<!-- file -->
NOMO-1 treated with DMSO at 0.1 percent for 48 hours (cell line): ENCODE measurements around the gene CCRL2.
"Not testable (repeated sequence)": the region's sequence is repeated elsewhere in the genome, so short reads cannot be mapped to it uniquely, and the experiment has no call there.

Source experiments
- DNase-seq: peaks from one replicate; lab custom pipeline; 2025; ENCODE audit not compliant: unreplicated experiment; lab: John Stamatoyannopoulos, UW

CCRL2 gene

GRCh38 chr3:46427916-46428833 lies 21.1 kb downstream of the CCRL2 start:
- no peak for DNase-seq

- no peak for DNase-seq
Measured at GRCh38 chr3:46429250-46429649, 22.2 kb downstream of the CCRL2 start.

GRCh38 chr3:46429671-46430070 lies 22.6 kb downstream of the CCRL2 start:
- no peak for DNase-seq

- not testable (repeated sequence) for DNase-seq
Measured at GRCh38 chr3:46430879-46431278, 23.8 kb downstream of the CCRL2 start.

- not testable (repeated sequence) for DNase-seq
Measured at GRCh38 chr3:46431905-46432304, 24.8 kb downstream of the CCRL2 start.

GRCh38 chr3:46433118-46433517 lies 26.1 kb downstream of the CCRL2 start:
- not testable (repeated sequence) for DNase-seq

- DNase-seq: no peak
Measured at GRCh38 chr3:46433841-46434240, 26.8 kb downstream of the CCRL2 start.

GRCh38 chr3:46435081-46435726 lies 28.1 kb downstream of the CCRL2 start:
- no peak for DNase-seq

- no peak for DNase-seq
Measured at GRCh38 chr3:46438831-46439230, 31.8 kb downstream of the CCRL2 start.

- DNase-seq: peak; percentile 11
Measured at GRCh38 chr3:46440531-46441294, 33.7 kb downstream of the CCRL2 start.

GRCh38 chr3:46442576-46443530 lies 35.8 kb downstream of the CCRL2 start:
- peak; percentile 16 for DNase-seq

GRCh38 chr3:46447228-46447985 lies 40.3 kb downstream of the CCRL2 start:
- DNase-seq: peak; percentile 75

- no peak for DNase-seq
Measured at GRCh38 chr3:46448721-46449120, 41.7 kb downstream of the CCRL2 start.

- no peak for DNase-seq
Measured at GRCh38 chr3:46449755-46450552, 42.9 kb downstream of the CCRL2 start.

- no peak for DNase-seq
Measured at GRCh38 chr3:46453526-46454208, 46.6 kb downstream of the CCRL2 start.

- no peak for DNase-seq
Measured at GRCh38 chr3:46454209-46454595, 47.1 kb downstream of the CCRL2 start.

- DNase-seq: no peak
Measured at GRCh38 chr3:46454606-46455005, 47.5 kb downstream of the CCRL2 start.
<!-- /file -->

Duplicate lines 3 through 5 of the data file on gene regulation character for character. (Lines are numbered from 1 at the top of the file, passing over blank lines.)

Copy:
Source experiments
- DNase-seq: peaks from one replicate; lab custom pipeline; 2025; ENCODE audit not compliant: unreplicated experiment; lab: John Stamatoyannopoulos, UW

CCRL2 gene